PARRISH -- A dense forest of moss-shrouded oak trees stands guard along the northern flank of River Wilderness, offering little hint of what lies within.
What the casual motorist driving along Old Tampa Road sees is a long sidewalk winding through sunlight and shade under those big oaks, but no rooftops and no golf course.
Not that they don't exist. They do, along with a vibrant community of 800 families. But all that is hidden, elegantly set far back from the road.
That was the intent of original developer Lloyd Sheehan, a millionaire from Naples who began buying up farm and ranch land in the 1970s for the aptly named River Wilderness.
Back then, there were few homes along Old Tampa Road, and no planned neighborhoods. River Wilderness would be the first.
Other than ranchers and farmers, hunters and anglers, it was a place few went. The rough dirt road, miles from anywhere, was anything but inviting.
But Sheehan had a dream, which would eventually translate into a 1,400-acre community, stretching from Old Tampa Road to the banks of the Manatee River.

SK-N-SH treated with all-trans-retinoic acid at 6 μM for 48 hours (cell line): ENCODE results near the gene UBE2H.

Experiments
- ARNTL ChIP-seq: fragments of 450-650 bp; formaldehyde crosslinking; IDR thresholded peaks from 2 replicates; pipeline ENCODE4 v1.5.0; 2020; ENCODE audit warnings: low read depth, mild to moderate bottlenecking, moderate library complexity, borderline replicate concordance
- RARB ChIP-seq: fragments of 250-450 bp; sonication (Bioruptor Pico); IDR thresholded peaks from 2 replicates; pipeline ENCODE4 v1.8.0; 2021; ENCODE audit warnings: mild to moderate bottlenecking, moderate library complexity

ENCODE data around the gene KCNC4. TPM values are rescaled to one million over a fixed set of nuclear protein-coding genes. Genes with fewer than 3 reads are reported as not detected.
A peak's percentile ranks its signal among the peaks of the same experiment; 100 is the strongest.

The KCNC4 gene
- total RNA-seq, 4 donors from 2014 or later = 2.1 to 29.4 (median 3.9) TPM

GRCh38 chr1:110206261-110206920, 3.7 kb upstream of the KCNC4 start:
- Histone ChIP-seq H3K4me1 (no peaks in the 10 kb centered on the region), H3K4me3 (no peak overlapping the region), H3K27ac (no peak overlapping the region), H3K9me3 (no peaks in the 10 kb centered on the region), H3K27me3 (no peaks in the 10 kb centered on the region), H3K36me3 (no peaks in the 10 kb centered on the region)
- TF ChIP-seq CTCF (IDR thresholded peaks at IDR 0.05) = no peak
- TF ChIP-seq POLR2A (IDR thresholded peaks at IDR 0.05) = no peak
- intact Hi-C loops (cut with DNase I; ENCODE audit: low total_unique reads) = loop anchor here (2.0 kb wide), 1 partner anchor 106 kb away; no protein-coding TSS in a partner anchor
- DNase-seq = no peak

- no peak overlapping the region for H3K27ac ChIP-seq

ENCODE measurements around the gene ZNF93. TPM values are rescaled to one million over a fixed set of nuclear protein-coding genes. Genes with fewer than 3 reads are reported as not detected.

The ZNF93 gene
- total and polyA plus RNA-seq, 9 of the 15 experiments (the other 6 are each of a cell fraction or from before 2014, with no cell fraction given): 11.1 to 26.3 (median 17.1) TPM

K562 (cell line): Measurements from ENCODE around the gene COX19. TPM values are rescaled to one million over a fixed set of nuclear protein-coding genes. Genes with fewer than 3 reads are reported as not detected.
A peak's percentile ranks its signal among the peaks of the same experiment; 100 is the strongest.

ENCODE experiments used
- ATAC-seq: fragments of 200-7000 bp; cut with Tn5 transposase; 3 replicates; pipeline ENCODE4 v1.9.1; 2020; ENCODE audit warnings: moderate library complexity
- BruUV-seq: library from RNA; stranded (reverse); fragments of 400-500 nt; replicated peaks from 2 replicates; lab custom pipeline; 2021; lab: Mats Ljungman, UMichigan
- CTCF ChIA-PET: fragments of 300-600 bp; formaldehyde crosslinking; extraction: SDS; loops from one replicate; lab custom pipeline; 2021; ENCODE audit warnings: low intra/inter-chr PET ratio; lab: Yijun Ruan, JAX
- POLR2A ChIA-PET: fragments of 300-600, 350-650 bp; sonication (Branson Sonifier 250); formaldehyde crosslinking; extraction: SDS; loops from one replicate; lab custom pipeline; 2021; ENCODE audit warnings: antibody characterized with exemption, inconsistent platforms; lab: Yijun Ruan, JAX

In 1992, a bemused River Wilderness resident told the Herald he saw Sheehan walking around the development and pulling dead limbs off a tree.
"Here's a guy worth $50 million doing gardening. He's trying to hold onto the development. It's his baby," the resident said.
Unfortunately for Sheehan, beset by legal and financial problems and a recession in the early 1990s, he would be unable to complete River Wilderness. But other developers carried his dream forward.
Sheehan would undoubtedly be proud of the results.
River Wilderness Golf and Country Club turns 30 this year, preceding by one year the construction of the first homes in the community.
Today, where the neighborhood expanded to the banks of the Manatee River, the Islands of River Wilderness are being developed.
The three islands, formerly pasture land, are connected to each other and to the mainland by a series of six small bridges. Members of the Manatee River Boat Club once held cookouts on the undeveloped islands with a giant-sized barbecue pit and a spit as large as an I-beam, recalls Rich Sporl.